Christmas Greetings

December 20, 2017

Wishing you all a very blessed Christmas and a wonderful New Year from the Howe family.

Lydia’s cat modelled the Christmas hat this year and I’m pleased to say that no people were harmed in the taking of the photo!
(Nor was the cat, she was not overly amused though, but forgave us when we gave her a brush after the event).

Cathy, Kim, Caleb, Sam, Lydia and Josiah.

Family Photo: (left to right) Lydia, Okami, Sam, Josiah, Cathy, Lupo, Kim and Caleb


Howes Things

December 3, 2017
It seems like ages since I last wrote, so I thought I best catch up on some news before the Christmas rush is upon us!  Life has been rolling on.  We had a very warm November and we missed the slow introduction to the heat, however the tomatoes, peas, cucumbers and other assorted vegetables are doing well.  With our improved water pickup area I can keep the gardens irrigated without the water pressure problems I used to have.
The raspberries are going a bit mad this year, and I have added some strawberries as well.
We were greatly blessed to have some good friends come and stay with us for about 10 days in October.  They helped us out with a couple of projects and we talked ourselves hoarse!  It was a wonderful time, though we felt rather bad that we spent most of the time at home rather than doing the tourist trips, but they assured us they didn’t mind. We did visit Woolmers estate on their last day here, which we had never been to before.  It was interesting to have a tour of the historic old house and look around the outside buildings and gardens.  They did apple crushing in this shed.

Apple crushing stone at Woolmers

One of the jobs Laurelie and I did was to put new netting over the area between the vegetable/chook cages and we raised it up with some light posts which makes it much more pleasant to walk in now.
One hen, who had a hidden nest, came out with a dozen chicks just this week, and we herded them into this protected area.  No hawks, crows or currawongs can get in there to harass her or her babies.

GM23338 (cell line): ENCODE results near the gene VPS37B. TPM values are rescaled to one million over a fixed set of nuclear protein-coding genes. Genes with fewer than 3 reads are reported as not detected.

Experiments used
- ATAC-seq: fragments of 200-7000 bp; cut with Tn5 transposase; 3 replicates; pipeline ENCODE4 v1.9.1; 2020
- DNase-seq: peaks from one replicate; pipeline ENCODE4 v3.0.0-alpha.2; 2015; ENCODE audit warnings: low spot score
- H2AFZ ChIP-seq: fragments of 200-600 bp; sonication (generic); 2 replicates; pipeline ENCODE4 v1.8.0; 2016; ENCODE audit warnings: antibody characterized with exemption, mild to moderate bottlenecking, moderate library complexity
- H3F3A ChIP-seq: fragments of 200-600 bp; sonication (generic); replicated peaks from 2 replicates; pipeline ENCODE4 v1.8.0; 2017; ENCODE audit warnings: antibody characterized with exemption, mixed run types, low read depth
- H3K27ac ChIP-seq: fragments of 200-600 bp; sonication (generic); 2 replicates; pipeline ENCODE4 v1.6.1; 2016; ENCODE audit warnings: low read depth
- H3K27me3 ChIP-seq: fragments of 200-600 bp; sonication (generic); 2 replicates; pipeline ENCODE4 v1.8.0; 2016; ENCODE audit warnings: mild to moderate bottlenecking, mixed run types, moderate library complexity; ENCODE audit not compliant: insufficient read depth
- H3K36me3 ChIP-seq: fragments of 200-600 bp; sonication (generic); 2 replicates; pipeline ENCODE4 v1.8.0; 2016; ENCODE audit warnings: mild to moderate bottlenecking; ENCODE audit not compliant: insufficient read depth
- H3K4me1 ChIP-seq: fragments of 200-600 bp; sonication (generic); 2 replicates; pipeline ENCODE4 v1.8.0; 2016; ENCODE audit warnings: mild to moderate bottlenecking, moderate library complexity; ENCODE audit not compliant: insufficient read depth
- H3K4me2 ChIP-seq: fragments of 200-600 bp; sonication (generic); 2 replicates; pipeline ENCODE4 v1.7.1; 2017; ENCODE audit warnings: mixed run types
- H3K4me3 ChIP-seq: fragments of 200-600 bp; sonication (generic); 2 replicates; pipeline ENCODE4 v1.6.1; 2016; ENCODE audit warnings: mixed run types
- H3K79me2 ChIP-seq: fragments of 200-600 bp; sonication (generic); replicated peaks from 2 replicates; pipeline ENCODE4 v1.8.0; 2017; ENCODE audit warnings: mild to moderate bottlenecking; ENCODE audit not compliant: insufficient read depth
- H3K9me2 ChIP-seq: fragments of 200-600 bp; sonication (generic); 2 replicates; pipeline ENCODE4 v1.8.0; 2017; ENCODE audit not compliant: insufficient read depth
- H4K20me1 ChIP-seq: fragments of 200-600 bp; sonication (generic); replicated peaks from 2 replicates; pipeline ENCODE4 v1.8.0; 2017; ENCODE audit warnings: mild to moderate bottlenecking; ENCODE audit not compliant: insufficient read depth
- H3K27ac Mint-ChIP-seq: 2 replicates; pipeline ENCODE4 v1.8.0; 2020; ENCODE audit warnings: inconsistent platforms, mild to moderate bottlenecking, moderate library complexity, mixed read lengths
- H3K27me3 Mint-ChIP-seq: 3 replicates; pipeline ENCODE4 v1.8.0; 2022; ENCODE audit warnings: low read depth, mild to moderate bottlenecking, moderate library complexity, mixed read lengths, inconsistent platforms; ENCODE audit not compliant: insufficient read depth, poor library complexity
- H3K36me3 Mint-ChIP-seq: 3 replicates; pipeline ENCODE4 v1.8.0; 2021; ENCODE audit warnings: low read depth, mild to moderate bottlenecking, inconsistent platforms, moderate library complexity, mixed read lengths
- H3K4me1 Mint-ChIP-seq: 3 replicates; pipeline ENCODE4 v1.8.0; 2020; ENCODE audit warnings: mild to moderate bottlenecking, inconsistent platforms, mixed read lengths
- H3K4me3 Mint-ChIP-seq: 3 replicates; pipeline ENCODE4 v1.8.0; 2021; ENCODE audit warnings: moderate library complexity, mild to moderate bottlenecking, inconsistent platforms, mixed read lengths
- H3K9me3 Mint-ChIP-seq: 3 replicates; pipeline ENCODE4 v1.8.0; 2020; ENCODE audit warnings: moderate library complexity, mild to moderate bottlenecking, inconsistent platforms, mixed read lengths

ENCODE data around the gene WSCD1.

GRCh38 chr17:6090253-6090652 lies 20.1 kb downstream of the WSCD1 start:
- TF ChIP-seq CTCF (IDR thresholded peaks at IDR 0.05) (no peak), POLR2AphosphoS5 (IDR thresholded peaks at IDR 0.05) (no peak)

We have collected more implements for our tractor too.  We now have a slasher, smallish roller and a grader blade.  Kim wants to do a little more work on the PTO (power take off) before we use the slasher, but we have been trying out the grader blade on Lydia’s arena this weekend.
We also bought a battery powered Stihl chainsaw which has turned out to be a real work-horse (not our photo by the way). I just love it!  Lydia and I find the normal chainsaws hard to start and rather scary to use, but we feel very comfortable using this new machine, and it’s small size and ease of use has meant we use it for a lot of things.  Pruning is its primary intended use, and we have cut down bushes, saplings and young trees, chopped off branches from felled trees to make burn piles, cut firewood rounds and used it as a general saw for cutting pine lining to length.
The pine lining that we cut was used to renovate the shack the older two boys sleep in, affectionately called the Manor.  When the boys first moved in there we put woollen insulation on the walls but couldn’t afford the time or money to line it just then.  As a temporary measure we stapled old sheets on the walls to hold the insulation in place – and that temporary measure stayed there for 10 years!

Kim decided last month to upgrade their solar power system and needed a wall lined in order to mount the inverter, solar controller and fuses.  So FINALLY we did the proper job of renovating the Manor!  We first lined the walls and put a level floor in the back room.  Then we moved the beds in there and did the same to the front room.  Along the way it was decided to remove most of the division wall between the two rooms which has given the place a lovely open feel.  We still need to put in a replacement wood heater and do some other odds and ends, but it is already a huge improvement to what it was.  Then Kim finally got to wire up the new power system which started us off on the job.  The boys have been having fun sorting out a 12V car stereo system to use up there, complete with sub woofer and the works!  Speaking of the boys, they have also been thrilled to reconnect with a friend from WA, Judson, who has moved to Hobart with his family.  We had a lovely time when the family all came to visit one weekend.
Our old dog, Lupo, has been getting noticeably older over the last month.  Her back legs occasionally collapse under her and she has started to struggle to get up and down the ramp and step that she needs to negotiate to get in and out of the house.  She still stoically soldiers on, but we are not sure how much longer she will be able to manage!  Meanwhile the younger dog, Okami, has settled in well to the household.  She is naturally submissive and obedient which makes her easy to live with.  We made her an agility course out of odds and ends to be found around the property, and she loves the attention she gets when she uses it.
There are bending poles, jumps, a ramp, a table and a tunnel.
The bridge work around the corner is looking close to being finished now.  It really seems to be useable now!

Union Bridge nearing completion